RX-100 II: low light and handling

Started 9 months ago | Questions thread
newellj
Contributing MemberPosts: 863Gear list
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Re: RX-100 II: low light and handling
In reply to beejo, 9 months ago

beejo wrote:

Hi there,

A couple of questions for RX-100 II users. I'm considering an upgrade to one from my current lx3. It seems to tick all the boxes for me in terms of preferred features, with only three possible questions:

- price relative to other options in the same price range (some mirrorless options), or same size range but much cheaper (Canon G16, Olympus XZ-2)

- handling (I think dpreview even mentions and "unengaging user experience")

- low light (vs. image quality generally -- I've come across very few people unhappy with the IQ, but far fewer explicit statements about low-light quality. I've got a D7000 and a number of lenses, but it is not always practical to have that available, so very much looking for a next best option).

Any feedback from current users that have strong opinions on any or all of the points above would be appreciated.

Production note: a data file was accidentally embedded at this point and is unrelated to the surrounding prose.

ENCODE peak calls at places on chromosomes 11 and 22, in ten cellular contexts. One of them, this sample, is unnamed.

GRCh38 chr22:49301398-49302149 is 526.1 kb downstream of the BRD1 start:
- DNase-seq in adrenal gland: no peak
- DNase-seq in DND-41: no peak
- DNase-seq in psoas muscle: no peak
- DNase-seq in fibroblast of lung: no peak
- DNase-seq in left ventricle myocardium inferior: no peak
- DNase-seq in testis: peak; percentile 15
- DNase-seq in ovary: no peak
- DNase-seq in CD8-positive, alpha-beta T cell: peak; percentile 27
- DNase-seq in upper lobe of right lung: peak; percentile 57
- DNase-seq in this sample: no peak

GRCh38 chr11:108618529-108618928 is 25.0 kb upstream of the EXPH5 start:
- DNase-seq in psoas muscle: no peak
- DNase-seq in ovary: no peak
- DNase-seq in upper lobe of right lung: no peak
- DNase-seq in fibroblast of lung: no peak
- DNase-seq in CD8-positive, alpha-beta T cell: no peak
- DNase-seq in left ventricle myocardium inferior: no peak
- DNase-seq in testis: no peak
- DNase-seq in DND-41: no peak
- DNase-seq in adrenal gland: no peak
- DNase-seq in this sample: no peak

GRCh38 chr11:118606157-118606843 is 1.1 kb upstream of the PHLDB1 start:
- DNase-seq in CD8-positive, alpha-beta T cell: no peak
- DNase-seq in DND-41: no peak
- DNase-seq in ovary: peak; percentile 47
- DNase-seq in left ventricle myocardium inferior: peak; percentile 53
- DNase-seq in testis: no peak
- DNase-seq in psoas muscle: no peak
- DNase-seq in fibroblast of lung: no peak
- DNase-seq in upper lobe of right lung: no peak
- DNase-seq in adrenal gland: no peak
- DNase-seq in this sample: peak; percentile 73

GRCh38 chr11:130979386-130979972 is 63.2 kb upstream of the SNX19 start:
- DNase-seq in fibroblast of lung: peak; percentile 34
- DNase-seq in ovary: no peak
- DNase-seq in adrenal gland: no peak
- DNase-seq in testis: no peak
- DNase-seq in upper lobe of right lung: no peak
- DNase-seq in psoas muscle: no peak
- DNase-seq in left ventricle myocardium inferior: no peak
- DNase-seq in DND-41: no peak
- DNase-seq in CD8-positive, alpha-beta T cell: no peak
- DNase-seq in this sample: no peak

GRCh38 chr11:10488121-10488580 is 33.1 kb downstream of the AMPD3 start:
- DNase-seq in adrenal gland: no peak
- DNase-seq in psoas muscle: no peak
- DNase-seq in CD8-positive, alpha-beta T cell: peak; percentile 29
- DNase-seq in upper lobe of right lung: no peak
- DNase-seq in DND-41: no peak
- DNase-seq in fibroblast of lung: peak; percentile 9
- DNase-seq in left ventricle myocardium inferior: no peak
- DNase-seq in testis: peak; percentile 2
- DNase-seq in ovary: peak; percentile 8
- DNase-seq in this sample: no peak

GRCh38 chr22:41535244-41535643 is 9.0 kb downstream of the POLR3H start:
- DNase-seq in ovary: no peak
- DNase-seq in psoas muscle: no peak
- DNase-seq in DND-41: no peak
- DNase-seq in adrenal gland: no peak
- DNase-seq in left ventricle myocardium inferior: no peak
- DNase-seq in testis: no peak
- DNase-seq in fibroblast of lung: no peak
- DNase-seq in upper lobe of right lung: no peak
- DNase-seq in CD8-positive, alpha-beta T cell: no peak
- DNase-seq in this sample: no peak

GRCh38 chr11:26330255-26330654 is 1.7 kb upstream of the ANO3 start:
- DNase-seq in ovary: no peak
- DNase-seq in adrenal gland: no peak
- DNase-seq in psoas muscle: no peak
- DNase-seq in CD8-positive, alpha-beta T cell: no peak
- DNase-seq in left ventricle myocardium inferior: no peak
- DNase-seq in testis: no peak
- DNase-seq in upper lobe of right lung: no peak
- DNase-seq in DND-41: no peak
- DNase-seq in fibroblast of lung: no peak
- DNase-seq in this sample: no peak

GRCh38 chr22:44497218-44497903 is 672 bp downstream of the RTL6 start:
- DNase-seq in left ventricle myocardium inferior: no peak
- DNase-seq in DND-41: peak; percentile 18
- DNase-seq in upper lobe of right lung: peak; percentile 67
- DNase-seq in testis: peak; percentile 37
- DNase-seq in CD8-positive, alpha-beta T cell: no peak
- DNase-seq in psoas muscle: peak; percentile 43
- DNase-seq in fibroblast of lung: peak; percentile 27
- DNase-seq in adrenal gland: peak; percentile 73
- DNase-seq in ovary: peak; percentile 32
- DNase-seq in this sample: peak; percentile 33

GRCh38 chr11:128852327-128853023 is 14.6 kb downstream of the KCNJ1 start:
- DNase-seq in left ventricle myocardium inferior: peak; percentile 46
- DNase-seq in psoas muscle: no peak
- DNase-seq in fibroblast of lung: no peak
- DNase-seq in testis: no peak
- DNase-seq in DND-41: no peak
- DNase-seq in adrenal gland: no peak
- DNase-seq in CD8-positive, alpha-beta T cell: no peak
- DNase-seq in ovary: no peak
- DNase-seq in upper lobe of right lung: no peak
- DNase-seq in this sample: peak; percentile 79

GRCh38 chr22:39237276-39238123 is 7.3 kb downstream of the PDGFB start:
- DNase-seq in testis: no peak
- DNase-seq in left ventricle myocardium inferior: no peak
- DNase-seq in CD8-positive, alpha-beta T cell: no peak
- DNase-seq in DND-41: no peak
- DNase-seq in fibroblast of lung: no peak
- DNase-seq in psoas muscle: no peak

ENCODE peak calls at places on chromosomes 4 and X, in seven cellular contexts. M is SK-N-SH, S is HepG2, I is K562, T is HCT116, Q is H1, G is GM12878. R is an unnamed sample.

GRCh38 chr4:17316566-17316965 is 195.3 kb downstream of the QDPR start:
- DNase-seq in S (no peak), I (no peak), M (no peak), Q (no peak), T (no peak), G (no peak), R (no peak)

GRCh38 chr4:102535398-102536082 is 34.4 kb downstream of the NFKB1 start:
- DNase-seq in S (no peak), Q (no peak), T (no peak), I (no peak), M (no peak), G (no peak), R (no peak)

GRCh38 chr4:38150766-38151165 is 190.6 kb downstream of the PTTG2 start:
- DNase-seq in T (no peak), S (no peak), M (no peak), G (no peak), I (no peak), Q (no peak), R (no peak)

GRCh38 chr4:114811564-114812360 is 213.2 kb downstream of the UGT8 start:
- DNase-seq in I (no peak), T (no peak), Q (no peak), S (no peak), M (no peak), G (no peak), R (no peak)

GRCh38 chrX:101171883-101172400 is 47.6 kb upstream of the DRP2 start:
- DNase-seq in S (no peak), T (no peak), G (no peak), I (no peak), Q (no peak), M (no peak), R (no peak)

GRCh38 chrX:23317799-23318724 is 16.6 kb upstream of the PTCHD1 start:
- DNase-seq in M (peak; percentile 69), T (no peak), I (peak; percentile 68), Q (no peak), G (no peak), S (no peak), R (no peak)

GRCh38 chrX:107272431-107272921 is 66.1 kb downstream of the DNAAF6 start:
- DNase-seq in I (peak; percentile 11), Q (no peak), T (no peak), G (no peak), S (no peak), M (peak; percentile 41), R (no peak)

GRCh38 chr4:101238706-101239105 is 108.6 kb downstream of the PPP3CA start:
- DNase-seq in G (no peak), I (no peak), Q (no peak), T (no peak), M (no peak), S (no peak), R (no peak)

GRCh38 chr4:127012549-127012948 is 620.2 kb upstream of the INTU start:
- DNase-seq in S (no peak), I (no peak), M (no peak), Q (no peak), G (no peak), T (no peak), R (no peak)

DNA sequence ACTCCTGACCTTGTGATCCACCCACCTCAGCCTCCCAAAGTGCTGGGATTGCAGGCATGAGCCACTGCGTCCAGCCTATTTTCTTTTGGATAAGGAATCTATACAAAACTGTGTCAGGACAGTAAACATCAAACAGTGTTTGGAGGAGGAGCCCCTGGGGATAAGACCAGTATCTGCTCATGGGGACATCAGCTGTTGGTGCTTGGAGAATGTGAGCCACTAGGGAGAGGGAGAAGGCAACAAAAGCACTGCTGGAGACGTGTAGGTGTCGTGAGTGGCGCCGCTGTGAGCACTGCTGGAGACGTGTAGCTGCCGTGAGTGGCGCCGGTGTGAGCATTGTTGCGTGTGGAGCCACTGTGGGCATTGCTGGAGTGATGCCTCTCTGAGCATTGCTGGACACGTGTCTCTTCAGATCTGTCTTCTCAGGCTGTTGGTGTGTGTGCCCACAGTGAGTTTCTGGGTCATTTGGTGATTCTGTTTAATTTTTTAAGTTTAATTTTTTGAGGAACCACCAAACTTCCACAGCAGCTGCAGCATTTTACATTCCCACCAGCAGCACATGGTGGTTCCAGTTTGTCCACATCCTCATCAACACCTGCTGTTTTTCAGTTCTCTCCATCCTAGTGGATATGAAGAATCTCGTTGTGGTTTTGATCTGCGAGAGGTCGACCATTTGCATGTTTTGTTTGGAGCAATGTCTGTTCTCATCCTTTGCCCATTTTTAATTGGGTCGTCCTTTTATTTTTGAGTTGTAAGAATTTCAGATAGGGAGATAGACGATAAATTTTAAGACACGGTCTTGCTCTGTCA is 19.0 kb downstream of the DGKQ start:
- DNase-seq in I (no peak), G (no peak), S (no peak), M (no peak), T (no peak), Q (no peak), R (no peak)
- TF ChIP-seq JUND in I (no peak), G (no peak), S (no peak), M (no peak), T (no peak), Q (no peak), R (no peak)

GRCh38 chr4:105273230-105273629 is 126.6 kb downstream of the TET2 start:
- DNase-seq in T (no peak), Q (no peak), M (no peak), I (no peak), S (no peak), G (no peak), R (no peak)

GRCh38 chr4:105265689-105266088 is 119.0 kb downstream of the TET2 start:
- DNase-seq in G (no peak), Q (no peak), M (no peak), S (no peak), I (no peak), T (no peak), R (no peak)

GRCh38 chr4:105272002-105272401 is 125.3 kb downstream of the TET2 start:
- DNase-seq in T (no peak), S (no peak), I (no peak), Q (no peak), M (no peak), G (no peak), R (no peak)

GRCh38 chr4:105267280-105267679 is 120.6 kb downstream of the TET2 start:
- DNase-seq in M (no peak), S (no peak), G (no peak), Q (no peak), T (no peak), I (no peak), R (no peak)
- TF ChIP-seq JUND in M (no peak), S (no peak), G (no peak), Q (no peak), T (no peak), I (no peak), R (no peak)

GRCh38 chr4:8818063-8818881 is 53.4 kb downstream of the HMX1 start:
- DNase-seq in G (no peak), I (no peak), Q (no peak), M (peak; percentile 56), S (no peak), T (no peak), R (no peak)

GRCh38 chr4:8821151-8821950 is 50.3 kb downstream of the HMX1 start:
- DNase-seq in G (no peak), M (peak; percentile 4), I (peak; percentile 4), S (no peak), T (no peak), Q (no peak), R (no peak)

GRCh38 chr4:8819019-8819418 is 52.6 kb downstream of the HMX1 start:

The RX100 is not the cheapest compact but I think it offers an amazing amount of performance in an amazingly compact physical package.  I've had all of the LX series and the XZ2, among many others, and the RX100 is both far more compact (none of those would fit into my shirt pocket) and in most cases a much better performer in terms of image quality.  The LX7 is a great camera and I love the 24mm-eqivalent lens, but it's too big for a shirt pocket and the excellent and fast lens didn't make up for the better and bigger sensor on the RX100.

Handling?  Some of the bigger cameras may be better, but others are not.  I love Oly cameras but the XZ2 was a very troublesome - every time I handled the camera I managed to change the exposure comp setting, for example, and AF was a disaster.  I really don't see any point in the DPR complain about "unengaging."

Low light on compacts is living in the world of compromises but the RX100 and the Mk2 are better than their physical peers for sure.

Note that I'd recommend shooting raw with these cameras to get the most out of the camera's potential.

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